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Wednesday, 18 May 2011


It has taken me several months to come to the point to write this report about my Erasmus Exchange experience. I felt that I had to come back to London and digest all that has happened in peace.

Coming back to Camberwell has most definitely opened my eyes. I have experienced time in other college in other country, enjoying the new culture. Now I think I can compare few things that are different in Holland, London and in my native Finland in terms of studying life; quality of education and the culture itself. I have gained valuable life experience and memories that won't fade.

First of all, being Finnish, living in London and moving to Holland was not that big change. Holland, from my experience is somewhat between Scandinavian culture and British, or at least London culture (as it is geometrically anyway). Quite broad statement, but I felt that Holland is Scandinavian like very democratic yet quite conservative. And for relatively small country it has high standard of life. What Netherlands lack is space! The whole country is almost merged into one big city. Why it reminded me of London, for instance was the multi-cultural feeling when walking down the streets of Rotterdam and coming across many different nationalities. Multi-cultural population enriches the city’s cultural yield, which I think is captivating and educative. I felt at home already after few days in Rotterdam.

The exchange period was time of being valiant and sociable. Not knowing anyone was fascinating. I had to come out the comfort zone and make an effort to meet fellow students and get to know them. But it was actually pretty easy, as Dutch people are very friendly and talkative. Everyone speaks English. As an extra factor, I felt that being an exchange student, it was far more easy to get to know people, as everyone was interested to hear where I came from and what did I think of the country and the people. I made many friends during one semester throughout the college.

I was the only exchange student in my class, so it was slightly difficult sometimes, as the lesson started in English but somewhere in the middle turned to Dutch. I felt that it was hard to be the only one always asking for translation or asking everyone to switch in English (just because of me!). Some students refused to use English, as they didn’t feel confident enough. Some of them just didn't want to, because they were in their home country, and are entitled to use Dutch. I kind of got used to it and ended up sometimes sitting in the class for some time listening conversations in Dutch. It taught me perseverance in staying put, if nothing else.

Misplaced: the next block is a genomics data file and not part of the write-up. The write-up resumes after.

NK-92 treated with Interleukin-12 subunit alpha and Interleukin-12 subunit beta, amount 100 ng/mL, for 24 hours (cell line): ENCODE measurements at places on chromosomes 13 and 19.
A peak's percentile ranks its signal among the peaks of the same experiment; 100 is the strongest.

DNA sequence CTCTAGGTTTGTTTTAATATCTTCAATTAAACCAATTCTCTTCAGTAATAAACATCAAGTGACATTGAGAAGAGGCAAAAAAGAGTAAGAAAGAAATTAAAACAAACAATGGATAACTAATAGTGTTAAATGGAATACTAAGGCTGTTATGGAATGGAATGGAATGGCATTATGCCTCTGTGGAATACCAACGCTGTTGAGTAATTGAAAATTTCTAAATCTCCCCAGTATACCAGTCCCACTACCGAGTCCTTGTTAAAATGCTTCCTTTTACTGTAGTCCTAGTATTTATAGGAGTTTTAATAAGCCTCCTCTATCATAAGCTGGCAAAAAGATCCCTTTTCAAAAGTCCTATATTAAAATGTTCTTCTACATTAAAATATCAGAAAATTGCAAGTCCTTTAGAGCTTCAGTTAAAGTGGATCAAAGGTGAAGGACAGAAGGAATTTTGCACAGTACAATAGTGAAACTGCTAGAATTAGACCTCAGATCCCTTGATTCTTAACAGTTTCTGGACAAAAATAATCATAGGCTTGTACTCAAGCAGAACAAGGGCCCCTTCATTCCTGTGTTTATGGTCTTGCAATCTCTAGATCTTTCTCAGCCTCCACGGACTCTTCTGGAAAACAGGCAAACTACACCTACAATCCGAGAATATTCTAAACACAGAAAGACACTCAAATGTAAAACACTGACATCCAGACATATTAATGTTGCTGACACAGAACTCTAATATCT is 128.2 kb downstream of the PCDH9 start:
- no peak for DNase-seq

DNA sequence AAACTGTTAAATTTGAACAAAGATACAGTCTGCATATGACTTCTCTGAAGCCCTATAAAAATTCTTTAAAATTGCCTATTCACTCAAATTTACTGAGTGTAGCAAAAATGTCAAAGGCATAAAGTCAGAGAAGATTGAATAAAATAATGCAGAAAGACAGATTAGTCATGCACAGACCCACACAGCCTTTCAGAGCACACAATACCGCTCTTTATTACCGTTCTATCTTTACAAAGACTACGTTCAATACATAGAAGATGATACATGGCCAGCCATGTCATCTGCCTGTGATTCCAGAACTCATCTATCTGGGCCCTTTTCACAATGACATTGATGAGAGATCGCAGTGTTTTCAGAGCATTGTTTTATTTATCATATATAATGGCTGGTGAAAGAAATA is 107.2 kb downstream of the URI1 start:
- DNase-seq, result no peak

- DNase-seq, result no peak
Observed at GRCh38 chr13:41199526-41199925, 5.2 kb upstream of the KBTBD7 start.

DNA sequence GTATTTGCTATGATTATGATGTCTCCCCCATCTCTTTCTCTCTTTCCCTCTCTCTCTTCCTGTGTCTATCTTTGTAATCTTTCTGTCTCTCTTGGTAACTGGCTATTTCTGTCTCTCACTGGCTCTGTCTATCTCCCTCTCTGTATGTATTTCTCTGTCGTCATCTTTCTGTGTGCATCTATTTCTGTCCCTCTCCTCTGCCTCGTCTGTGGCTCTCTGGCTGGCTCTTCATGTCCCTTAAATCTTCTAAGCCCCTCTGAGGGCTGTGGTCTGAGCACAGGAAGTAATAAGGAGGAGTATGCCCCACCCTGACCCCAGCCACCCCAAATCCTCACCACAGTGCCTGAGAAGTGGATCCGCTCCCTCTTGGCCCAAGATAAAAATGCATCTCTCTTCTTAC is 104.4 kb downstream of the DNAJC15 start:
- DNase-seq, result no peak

Studying at the Willem de Kooning Academie was different to Camberwell. It was very hands on, yet industry led. Being professional and serious seemed to be standard. Weeks were very structured; lessons were given every day on subjects such as designing, production technique, products and concepts, social media studies, ergonomics, presentation technique etc. Usually I had four projects running at the same time. In Camberwell, it is all very independent. You’re given a brief, couple of tutorial and bang; you’re in the middle of assessment. For me (knowing that I need sometimes a bit of a push and kick on my butt to work hard) the structured teaching in Willem de Kooning was brilliant, as my motivation and inspiration got a lift. But then again, when I came back to Camberwell, I realised that it is important that we students learn to work independently, as there won’t be no one to tell us what to do once we graduate! The studying experience most definitely made me understand the way of teaching (almost no teaching at all) in Camberwell; to become independently responsible for your own actions.

Something that Camberwell could adapt from Willem de Kooning is the workshop. Dutch government pumps lot of money in to education, and one could see it. The workshops were three times of the size of ours. All the equipments were free to use, and the doors were open till late. Each workshop has a material storage. One could buy materials needed for non-profit prices, without having to run around the town looking for sheets of heavy steel and wonder how to get it back to college. I think if Camberwell College would supply the materials, it would encourage students to work on different materials and to take more risks and expand their projects, rather than feeling put off by the difficulty of getting specific materials before even getting started.

I visited countless museums, exhibitions, workshops and factories. I saw what is Dutch design, contemporary and traditional. It can be said that new and old is merging together creating excitingly playful, yet design with high level of standard. I am largely influenced by it. Contemporary Dutch design is well known on world markets. Droog Design, Studio Joop, Maarten Baas, Hella Jongerius, Joep van Lieshout, Piet Hein Eek to name few.

One of the most memorable and meaningful experience I underwent was the first step I took in ceramics department. I had a wonderful and passionate technician who showed me around and though me the basics on slip casting. The potter's wheel became familiar to me as well. He made me feel comfortable in his environment. Ceramics is certainly subject that I want to take further on my last year of studies. The ceramics workshop in Camberwell is comprehensive, and it would be shame not to use it.